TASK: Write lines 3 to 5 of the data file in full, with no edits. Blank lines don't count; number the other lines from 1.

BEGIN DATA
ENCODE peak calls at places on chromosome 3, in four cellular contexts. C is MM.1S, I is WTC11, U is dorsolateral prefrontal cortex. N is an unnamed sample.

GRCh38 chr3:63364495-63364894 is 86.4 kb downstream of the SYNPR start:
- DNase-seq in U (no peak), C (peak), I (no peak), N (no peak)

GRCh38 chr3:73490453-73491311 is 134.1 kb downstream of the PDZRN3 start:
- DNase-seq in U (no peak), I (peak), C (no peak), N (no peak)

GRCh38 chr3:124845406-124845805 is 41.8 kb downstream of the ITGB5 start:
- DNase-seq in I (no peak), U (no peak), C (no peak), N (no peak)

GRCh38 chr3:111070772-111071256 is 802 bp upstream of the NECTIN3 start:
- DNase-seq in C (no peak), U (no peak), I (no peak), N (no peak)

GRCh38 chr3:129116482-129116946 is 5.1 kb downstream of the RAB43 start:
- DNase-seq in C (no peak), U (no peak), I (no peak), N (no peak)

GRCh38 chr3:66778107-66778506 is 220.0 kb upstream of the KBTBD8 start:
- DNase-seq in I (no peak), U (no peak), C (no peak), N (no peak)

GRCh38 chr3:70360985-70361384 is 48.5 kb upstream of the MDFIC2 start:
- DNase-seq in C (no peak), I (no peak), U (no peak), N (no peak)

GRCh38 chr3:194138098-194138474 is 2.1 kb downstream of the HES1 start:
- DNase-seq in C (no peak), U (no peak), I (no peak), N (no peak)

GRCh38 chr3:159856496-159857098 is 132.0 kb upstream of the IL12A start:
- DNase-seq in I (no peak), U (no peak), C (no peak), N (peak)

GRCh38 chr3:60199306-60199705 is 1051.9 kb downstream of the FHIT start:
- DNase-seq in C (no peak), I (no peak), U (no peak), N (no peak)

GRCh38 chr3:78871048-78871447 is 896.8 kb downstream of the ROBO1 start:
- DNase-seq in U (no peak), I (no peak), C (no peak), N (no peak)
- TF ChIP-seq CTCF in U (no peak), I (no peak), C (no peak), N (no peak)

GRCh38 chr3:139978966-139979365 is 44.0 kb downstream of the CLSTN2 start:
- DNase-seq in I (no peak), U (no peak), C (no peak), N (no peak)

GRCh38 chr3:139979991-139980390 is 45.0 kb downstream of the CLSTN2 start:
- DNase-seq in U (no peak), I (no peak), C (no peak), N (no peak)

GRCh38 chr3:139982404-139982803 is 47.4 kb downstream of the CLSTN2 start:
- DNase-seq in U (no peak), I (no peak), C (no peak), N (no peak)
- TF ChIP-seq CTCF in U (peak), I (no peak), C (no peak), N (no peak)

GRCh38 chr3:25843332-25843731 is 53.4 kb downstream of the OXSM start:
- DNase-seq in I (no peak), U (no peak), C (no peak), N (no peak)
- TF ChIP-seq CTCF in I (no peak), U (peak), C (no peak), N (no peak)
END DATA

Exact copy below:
- DNase-seq in U (no peak), C (peak), I (no peak), N (no peak)

GRCh38 chr3:73490453-73491311 is 134.1 kb downstream of the PDZRN3 start:
- DNase-seq in U (no peak), I (peak), C (no peak), N (no peak)